"Icelandic"
"Irish"
"Italian (142)"
"Italian"
"Japanese (client and server IME)"
"Japanese (client IME only)"
"Japanese (server IME only)"
"Korean"
"Latin American"
"Latvian (QWERTY)"
"Latvian"
"Lithuanian"
"Norwegian"
"Polish (214)"
"Polish (Programmers)"
"Portuguese"
"Romanian"
"Russian (Typewriter)"
"Russian"
"Serbian (Cyrillic)"
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Appendix A Parameters and File Descriptions for the Client for Java
"Serbian (Latin)"
"Slovak (QWERTY)"
"Slovak"
"Slovenian"
"Spanish Variation"
"Spanish”
"Swedish"
"Swiss French"
"Swiss German"
"Taiwan"
"Turkish (F)"
"Turkish (Q)"
"Ukrainian"
"United Kingdom"
"US"
"US-Dvorak for Right hand"
"US-Dvorak for left hand"
"US-Dvorak"
"US-International"
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95
Index
A
Acrobat Reader, requirements 8
alternate address translation 59
applet tag
editing 21, 23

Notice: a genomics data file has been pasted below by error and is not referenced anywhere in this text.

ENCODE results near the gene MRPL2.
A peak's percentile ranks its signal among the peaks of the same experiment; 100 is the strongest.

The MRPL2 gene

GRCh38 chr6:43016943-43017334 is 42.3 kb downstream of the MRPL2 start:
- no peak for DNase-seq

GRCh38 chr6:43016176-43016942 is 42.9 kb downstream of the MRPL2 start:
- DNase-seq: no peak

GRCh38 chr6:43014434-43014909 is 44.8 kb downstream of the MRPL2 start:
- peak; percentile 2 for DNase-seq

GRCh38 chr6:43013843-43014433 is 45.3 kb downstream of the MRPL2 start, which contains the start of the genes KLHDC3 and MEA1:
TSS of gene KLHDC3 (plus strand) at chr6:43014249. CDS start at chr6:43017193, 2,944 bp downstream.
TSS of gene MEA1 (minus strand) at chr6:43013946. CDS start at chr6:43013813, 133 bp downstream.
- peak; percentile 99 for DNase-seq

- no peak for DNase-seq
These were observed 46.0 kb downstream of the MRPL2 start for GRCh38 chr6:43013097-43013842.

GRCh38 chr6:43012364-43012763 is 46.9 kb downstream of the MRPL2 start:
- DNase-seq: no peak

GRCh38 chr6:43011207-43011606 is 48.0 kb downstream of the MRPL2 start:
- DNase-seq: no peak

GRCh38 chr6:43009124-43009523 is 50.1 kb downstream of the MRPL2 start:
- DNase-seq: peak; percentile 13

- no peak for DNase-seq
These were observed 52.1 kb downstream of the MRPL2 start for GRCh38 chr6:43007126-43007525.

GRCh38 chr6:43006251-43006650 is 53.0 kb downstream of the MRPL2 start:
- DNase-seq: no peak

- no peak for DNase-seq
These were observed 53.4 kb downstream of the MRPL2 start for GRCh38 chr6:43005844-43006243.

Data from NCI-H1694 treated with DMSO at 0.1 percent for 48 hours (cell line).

applications, published
connecting to 33
archive attribute
definition 21
archive parameter
definition 23
ASCII characters, in server names 74
audio mapping 49
auto-detected printers 45
B
bitmap caching 68
business recovery 31
codebase parameter
definition 21
colors, number of
changing the window properties 34
configuring client settings using the ICA Settings dialog
box 27
connecting to sessions automatically 36
Connection Center
overview 13
D
data compression 68
deploying the client 20
DNS resolution 74
drag-box in seamless windows 76
drive mapping 43
dynamic session reconfiguration 13
E
C
encryption 54
certificates 56, 58
accepting when connecting 25
key length greater than 2046 58
specifying your own 56
chain length 58
Cipher Suite
client configuration 56
client audio mapping 49
client devices
mapping 43
client drive mapping 43
Client for Java
introduction 12
client name
setting 32
client package
contents 18
formats 17
client printer mapping 44
clipboard support 74
code parameter
definition 21, 23
F
firewalls
client configuration 59
using 59
H
hotkeys
configuring 40
Japanese 80
HTML page setup 20
I
ICA encryption
client configuration 60
ICA Settings dialog box 34
IME support 39
Integrating 50
Internet Explorer
limitations 75
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J
Japanese hotkeys 80
Japanese IME support 39
Japanese-specific limitations 78